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The poems in this volume are selected from issues of "Contemporary Verse," the poetry magazine edited by Charles Wharton Stork. "Contemporary Verse" has seemed to us a magazine of very uneven quality. The selections from it which appear in this volume, however, are, in the main, chosen with discrimination and taste.


American Towns and People. By Harrison Rhodes. Illustrated. Robert M. McBride & Co., New York.

The unusually discriminating comment of this book is matched by exceptionally good pictures. People who live in the "towns" described will not always relish the characterizations, but they will always be interested in them.

Chance and Change in China. By A. S. Roe. Illustrated. The George H. Doran Company, New York.

China the Mysterious and Marvelous. By Victor Murdock. Illustrated. The Fleming H. Revell Company, New York.

Two books have appeared on changing China. The first is no political or economic review. It is a book about everyday existence as lived there. It shows that millions of Chinese are only superficially touched by the profound political changes of years. We have a description of ancient customs into which but slight change has crept and about old ideas, especially those concerning women, which are now, we hope, becoming somewhat modified. The second book, by the well-known ex-Congressman, now Chairman of the Federal Trade Commission, is also graphic in description. The volume is, like the other, picturesque and instructive, and indicates with the breezy conversational style of a Kansan how, after resisting change for forty centuries, China is at last changing.


Dover Patrol (The). 1915-1917. By Admiral Sir Reginald Bacon. 2 vols. Illustrated. The George H. Doran Company, New York. These bulky volumes smack of the sea. They constitute a worthy memorial to the Dover Patrol. For two years Admiral Bacon was in command of it. The patrol was a monument to British naval genius.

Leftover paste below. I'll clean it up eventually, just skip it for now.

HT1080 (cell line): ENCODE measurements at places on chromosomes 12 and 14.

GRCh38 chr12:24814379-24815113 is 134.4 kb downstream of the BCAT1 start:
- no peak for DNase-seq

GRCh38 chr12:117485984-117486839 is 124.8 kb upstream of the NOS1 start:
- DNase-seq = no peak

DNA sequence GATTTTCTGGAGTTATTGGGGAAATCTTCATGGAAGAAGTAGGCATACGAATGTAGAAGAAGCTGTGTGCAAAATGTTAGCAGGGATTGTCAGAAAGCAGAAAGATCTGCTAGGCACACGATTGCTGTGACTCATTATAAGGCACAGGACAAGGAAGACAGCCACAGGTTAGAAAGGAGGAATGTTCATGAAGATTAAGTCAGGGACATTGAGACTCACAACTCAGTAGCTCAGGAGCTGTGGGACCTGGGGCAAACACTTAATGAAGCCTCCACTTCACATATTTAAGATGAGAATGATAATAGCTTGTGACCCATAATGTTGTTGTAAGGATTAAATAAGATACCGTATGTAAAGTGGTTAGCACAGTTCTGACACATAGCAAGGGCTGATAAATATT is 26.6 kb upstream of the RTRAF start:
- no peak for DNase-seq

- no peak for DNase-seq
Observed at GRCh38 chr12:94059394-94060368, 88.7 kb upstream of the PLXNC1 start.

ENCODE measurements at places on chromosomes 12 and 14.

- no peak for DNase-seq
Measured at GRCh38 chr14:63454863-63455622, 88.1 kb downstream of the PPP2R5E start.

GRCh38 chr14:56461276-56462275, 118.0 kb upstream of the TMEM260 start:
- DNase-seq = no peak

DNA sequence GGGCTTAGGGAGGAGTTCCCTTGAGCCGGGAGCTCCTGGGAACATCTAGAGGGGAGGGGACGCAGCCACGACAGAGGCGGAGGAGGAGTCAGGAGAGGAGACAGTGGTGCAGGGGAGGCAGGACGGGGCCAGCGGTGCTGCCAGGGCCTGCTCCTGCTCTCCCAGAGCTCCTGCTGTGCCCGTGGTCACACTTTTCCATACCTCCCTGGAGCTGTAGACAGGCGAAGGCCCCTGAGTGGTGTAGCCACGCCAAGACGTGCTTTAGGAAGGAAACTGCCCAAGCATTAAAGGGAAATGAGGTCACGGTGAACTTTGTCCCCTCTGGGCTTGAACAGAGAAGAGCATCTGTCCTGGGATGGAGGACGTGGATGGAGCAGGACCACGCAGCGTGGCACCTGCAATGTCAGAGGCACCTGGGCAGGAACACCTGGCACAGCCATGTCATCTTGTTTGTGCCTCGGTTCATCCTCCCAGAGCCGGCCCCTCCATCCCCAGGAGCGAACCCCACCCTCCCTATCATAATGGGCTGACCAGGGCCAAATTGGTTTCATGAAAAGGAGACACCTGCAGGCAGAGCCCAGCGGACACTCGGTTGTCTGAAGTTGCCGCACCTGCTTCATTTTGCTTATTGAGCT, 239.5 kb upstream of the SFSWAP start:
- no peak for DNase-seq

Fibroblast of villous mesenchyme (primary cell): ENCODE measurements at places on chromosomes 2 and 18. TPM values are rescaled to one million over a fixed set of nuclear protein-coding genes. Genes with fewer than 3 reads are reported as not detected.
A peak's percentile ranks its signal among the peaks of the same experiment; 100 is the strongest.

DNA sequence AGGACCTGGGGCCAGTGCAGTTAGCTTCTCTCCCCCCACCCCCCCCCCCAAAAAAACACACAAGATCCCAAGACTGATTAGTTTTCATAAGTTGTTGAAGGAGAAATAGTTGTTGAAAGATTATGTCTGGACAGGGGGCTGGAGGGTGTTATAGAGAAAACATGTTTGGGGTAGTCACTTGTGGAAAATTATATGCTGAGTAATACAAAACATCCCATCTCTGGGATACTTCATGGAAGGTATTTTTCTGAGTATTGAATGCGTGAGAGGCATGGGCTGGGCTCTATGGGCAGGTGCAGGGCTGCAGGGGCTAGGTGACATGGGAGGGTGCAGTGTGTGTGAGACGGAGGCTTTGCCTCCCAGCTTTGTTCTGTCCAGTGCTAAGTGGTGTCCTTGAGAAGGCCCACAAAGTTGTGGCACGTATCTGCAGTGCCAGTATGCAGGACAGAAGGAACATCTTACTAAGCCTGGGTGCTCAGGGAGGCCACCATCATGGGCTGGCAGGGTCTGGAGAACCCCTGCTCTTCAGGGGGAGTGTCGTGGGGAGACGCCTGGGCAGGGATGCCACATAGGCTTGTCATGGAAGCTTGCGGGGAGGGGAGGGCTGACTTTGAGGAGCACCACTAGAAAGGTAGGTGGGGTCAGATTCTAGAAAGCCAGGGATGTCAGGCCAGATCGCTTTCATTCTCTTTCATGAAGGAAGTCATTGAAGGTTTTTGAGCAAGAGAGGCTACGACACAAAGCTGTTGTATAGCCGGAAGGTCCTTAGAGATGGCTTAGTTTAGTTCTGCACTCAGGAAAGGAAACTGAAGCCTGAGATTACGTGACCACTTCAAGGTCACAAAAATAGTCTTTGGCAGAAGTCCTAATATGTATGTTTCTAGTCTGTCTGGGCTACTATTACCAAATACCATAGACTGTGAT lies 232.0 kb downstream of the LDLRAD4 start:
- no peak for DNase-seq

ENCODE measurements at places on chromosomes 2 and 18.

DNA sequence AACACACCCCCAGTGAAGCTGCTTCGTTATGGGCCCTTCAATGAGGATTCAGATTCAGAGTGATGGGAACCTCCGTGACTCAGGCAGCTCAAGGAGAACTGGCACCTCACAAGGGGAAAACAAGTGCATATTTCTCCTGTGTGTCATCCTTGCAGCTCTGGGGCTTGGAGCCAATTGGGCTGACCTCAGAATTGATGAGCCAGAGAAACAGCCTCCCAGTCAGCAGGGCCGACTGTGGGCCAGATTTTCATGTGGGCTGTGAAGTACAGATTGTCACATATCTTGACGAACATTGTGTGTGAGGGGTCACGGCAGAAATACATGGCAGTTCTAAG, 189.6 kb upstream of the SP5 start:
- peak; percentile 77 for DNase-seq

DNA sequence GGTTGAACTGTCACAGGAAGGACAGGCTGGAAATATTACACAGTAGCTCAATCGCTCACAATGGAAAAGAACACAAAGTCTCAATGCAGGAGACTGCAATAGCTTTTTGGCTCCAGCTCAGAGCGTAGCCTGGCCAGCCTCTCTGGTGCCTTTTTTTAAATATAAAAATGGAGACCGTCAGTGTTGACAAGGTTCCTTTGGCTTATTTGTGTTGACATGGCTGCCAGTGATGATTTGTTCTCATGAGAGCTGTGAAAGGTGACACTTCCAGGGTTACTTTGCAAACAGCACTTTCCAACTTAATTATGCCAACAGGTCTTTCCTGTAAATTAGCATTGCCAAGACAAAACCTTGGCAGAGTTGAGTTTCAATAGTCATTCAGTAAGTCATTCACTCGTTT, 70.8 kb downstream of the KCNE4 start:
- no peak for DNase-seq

Few of us knew at the time that the naval forces protecting the English Channel were meager. The whole account shows the author as a very human character and a typical British sea dog.

Average Americans. By Theodore Roosevelt. Illustrated. G. P. Putnaru's Sons, New York. One of the best records of individual experience in the war is this book from the pen of the son of the late ex-President. It is human, readable, and contains the record of a most unusual experience.

Fifty Years in the Royal Navy. By Admiral Sir Percy Scott, Bt. Illustrations. The George H. Doran Company, New York.

This work will be prized by every student of naval history. The recent development of the British navy covers a period from the time when warships were under sail to the present time when we talk of superdreadnoughts and submarines. It has been, coincidentally, a period of struggle against conservative Admiralty officialism, and some of the struggle has been waged by men happily still living, like Lords Fisher and Jellicoe, Admirals Scott and Bacon. Especially has this been true of Sir Percy Scott, a foremost advocate of gunnery reform. He was finally able to equip the ships of the British navy with his "Director Firing" invention, an equipment which, it is believed, saved the Grand Fleet at the battle of Jutland. So much for the past. What of the future? The battleship is more alive than ever," say "She is dead," say others, like Sir Percy Scott. Hear him as he speaks in his "Fifty Years in the Royal Navy:"

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Before the war I regarded the superbattleship as dead, and I think it more dead now, if that is possible. . . . She is vulnerable to aircraft and to submarines.

The future is with the airship. Probably we shall also have submersible battleships.

What chance will the surface battleship have ?